Australia's TNG in flow battery collaboration for Malaysian 'green hydrogen' project

by Margaret Lau
Last year, TNG announced the launch of its VRFB business, owned by its TNG Energy subsidiary, which could be spun off in the longer term “to maximise shareholder value”. Photo: TNG
Australian vanadium project developer TNG is to work on the proposed integration of vanadium redox flow batteries (VRFBs) with "green hydrogen" production tech from Malaysia’s AGV Energy & Technology.

The companies have signed a heads of agreement to establish formal arrangements to develop VRFBs and technologies to produce green hydrogen in Australia and Malaysia.

AGV Energy and its partners are developing ‘HySustain’, a technology to produce green hydrogen and oxygen using the electrolysis of demineralised water and renewable energy.

The companies said HySustain "is well advanced, based on the results from a test plant in Europe to validate its operational and commercial feasibility”.

'Significant momentum'

The first commercial application of HySustain is planned for the Malaysian Green Hydrogen Project – for which AGV Energy plans to use VRFBs as its preferred energy storage system.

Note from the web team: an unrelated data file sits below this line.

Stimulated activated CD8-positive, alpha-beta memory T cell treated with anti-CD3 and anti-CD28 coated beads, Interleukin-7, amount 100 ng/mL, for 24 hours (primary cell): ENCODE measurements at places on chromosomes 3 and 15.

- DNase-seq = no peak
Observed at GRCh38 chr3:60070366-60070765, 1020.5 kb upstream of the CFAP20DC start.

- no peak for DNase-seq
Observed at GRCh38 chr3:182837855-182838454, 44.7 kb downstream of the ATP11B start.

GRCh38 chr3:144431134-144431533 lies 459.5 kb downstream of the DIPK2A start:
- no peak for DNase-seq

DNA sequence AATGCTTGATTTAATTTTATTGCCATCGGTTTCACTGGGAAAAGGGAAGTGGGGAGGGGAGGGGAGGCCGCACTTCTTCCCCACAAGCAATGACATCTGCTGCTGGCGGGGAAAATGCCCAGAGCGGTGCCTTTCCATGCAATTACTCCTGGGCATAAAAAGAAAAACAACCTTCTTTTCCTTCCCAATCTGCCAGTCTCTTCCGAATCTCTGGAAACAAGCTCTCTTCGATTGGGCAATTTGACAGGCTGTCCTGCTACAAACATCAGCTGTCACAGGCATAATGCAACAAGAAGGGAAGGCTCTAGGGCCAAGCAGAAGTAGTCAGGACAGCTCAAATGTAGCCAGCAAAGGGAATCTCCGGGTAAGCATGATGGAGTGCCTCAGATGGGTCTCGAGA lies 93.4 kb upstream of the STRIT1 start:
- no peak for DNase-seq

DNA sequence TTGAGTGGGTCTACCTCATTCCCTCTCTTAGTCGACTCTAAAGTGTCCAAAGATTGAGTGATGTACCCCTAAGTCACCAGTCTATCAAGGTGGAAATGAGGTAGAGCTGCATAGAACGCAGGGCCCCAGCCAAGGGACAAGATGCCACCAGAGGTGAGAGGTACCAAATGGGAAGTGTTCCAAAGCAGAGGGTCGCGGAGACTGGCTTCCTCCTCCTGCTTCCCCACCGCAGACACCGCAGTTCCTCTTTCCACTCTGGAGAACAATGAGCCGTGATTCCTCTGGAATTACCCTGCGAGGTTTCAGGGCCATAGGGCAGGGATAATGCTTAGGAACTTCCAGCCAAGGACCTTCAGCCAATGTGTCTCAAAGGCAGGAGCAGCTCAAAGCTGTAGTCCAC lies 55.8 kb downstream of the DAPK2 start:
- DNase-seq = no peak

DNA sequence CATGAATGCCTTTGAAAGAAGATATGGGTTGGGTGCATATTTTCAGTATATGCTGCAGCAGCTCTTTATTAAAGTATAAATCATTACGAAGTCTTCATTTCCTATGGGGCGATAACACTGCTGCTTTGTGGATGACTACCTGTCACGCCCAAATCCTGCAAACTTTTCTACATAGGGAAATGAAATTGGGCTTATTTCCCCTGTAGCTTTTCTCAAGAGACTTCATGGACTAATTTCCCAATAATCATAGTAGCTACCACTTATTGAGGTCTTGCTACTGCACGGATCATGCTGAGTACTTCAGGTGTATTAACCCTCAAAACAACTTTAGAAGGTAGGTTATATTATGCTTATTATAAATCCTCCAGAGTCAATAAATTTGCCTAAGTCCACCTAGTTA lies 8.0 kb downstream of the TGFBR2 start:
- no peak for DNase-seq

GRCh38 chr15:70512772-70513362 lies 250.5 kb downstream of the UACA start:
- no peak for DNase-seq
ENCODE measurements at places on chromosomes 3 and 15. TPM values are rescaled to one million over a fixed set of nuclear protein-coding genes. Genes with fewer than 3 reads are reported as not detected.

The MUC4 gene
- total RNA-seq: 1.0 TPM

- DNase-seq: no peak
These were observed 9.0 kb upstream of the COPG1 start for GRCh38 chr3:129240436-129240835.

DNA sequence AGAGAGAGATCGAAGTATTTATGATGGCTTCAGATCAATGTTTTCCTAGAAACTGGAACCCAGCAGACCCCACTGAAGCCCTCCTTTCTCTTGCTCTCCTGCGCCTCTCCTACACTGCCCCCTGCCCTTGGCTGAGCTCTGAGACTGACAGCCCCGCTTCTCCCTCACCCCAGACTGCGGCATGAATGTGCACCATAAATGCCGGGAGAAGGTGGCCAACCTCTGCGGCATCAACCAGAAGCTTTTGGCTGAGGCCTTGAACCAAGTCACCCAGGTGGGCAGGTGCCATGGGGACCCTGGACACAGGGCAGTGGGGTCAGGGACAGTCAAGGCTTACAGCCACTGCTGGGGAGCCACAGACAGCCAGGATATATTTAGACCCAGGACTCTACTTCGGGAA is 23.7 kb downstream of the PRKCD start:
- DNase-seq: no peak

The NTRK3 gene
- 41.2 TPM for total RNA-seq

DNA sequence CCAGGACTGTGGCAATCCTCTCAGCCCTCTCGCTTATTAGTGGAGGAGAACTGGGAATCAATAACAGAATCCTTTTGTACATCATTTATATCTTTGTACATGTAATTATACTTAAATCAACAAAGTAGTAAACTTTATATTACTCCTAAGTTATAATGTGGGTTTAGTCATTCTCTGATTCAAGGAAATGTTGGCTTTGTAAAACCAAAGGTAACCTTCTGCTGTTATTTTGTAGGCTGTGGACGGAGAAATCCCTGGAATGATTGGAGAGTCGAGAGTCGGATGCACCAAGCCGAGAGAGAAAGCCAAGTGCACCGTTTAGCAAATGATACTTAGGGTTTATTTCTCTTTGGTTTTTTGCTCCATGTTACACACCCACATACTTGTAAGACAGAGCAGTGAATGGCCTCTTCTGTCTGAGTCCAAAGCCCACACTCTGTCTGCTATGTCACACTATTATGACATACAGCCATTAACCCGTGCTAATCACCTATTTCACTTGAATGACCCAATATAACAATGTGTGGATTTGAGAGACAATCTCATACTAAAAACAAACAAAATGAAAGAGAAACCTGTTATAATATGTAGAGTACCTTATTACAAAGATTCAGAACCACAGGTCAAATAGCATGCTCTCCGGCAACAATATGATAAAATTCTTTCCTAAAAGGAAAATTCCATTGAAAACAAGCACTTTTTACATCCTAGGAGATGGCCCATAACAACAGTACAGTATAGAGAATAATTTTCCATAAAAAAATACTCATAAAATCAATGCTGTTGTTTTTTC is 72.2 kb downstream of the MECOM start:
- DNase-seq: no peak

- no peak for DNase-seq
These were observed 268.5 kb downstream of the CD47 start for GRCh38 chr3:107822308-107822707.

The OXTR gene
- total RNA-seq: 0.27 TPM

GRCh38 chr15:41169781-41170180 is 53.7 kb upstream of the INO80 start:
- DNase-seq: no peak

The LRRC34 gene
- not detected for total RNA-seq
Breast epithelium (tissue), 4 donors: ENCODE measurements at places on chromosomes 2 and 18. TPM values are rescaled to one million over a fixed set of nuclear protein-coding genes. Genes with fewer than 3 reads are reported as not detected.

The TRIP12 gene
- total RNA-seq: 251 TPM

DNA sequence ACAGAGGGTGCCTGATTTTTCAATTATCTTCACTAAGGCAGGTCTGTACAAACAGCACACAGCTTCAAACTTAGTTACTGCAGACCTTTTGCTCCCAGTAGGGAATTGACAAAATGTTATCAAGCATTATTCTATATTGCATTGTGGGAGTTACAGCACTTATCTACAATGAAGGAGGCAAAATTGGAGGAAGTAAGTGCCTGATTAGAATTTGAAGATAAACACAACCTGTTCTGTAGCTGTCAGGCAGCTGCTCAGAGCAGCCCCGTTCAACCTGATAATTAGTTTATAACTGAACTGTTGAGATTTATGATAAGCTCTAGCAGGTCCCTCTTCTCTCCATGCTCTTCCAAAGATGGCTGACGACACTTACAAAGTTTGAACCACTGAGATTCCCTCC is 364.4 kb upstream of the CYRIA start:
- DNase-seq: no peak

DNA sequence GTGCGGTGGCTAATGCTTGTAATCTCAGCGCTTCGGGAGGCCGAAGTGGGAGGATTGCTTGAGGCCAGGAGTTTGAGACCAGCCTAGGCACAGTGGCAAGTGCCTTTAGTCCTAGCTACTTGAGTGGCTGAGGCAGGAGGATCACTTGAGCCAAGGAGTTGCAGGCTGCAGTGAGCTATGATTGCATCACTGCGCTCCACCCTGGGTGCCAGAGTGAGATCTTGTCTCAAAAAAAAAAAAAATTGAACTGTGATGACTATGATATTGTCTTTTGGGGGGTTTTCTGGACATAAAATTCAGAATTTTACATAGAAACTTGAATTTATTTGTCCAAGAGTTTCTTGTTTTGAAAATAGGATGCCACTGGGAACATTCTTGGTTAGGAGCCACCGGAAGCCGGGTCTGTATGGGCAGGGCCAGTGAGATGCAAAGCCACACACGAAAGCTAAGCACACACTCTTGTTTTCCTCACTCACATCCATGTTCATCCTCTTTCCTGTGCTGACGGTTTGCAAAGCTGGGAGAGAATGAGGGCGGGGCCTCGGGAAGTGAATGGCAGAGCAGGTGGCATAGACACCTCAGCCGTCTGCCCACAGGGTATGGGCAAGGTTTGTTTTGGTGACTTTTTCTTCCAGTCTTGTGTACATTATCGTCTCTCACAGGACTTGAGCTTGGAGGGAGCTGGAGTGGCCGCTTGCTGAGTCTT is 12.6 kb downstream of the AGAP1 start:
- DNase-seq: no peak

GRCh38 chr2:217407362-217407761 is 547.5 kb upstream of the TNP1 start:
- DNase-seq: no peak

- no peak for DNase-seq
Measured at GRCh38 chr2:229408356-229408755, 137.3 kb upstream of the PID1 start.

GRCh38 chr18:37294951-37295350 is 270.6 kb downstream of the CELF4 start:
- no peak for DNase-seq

TNG’s MD and CEO, Paul Burton, said: "HySustain is a great opportunity to showcase an integrated VRFB storage solution. We also intend to work with AGV Energy on the potential rollout of HySustain in Australia, given the significant momentum within Australia and the resources industry to move towards a hydrogen-based economy.”

TNG is a Perth-based resource and mineral processing technology company that owns the Mount Peake Vanadium-Titanium-Iron project in Australia’s Northern Territory.

The company aims to produce its own vanadium electrolyte and become a commercial supplier of VRFB.

Earlier this year, TNG signed a heads of agreement for a joint venture with leading Singaporean-based battery technology development company, V-Flow Tech.

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